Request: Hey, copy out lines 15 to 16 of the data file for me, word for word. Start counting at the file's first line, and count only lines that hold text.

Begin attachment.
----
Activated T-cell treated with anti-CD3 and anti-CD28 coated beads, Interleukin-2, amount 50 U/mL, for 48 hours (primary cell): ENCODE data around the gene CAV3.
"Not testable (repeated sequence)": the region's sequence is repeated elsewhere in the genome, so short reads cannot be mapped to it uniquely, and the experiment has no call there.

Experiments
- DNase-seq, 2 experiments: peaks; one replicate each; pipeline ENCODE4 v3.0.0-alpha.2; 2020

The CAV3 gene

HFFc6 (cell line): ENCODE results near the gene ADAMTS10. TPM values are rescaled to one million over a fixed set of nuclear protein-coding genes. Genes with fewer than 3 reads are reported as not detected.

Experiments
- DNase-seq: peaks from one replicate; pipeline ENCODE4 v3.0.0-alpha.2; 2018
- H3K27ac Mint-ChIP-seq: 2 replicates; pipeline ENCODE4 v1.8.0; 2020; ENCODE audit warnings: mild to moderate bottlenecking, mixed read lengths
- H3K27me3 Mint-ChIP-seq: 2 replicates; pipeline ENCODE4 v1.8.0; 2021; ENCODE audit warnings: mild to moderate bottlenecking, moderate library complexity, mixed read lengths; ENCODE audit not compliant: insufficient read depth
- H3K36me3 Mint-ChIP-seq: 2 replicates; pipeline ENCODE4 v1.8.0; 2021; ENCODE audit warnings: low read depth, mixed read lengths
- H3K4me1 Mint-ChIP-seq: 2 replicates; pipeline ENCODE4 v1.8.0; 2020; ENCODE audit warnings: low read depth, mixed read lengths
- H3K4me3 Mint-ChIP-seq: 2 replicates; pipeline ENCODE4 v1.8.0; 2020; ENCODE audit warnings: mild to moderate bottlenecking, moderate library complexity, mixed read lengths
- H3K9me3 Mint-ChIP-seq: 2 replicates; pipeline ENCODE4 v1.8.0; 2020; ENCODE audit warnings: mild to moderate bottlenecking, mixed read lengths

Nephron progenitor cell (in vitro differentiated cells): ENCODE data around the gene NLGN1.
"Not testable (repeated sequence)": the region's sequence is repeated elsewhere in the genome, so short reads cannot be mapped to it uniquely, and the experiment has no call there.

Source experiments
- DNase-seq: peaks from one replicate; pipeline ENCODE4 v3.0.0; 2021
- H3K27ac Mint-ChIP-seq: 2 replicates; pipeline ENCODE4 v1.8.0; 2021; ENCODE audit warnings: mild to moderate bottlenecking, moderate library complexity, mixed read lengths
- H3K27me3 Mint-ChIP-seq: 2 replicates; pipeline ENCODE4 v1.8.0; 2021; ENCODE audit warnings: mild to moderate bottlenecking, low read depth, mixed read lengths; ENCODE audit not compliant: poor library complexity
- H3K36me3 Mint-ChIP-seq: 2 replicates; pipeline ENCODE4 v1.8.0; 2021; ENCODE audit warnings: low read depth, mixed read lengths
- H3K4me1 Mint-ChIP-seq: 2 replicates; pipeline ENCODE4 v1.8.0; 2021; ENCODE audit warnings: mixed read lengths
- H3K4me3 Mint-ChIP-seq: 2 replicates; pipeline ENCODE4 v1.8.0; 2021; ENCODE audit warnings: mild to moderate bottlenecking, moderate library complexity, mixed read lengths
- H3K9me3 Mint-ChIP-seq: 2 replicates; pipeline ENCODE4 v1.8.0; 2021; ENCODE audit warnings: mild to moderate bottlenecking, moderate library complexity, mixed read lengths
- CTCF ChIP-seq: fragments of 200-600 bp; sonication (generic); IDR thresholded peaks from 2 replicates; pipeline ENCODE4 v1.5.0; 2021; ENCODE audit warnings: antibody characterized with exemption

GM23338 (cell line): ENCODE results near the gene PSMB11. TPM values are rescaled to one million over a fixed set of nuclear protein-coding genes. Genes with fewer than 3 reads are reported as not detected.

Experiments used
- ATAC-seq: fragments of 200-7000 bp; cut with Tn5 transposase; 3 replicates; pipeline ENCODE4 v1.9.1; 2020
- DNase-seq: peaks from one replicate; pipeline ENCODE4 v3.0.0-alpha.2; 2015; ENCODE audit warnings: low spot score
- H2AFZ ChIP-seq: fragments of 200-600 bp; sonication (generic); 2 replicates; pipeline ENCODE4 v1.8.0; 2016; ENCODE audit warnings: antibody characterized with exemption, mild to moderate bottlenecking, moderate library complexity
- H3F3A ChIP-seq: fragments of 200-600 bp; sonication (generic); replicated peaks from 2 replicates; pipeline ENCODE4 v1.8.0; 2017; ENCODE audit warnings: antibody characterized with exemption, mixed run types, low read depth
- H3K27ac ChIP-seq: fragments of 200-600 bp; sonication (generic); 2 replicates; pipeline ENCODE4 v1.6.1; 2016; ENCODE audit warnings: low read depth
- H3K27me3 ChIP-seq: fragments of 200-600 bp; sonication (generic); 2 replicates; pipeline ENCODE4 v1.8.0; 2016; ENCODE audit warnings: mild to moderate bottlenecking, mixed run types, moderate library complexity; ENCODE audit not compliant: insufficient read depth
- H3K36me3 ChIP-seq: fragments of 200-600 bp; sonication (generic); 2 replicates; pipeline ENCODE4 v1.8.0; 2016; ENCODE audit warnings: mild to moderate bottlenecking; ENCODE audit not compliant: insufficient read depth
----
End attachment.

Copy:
Nephron progenitor cell (in vitro differentiated cells): ENCODE data around the gene NLGN1.
"Not testable (repeated sequence)": the region's sequence is repeated elsewhere in the genome, so short reads cannot be mapped to it uniquely, and the experiment has no call there.